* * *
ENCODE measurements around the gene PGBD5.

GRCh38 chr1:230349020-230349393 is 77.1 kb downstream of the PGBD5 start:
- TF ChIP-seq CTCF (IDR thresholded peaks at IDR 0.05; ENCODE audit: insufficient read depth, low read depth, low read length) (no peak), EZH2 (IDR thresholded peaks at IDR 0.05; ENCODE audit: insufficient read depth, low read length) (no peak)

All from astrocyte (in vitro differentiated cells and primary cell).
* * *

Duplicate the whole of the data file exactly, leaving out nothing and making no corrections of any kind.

ENCODE measurements around the gene PGBD5.

GRCh38 chr1:230349020-230349393 is 77.1 kb downstream of the PGBD5 start:
- TF ChIP-seq CTCF (IDR thresholded peaks at IDR 0.05; ENCODE audit: insufficient read depth, low read depth, low read length) (no peak), EZH2 (IDR thresholded peaks at IDR 0.05; ENCODE audit: insufficient read depth, low read length) (no peak)

All from astrocyte (in vitro differentiated cells and primary cell).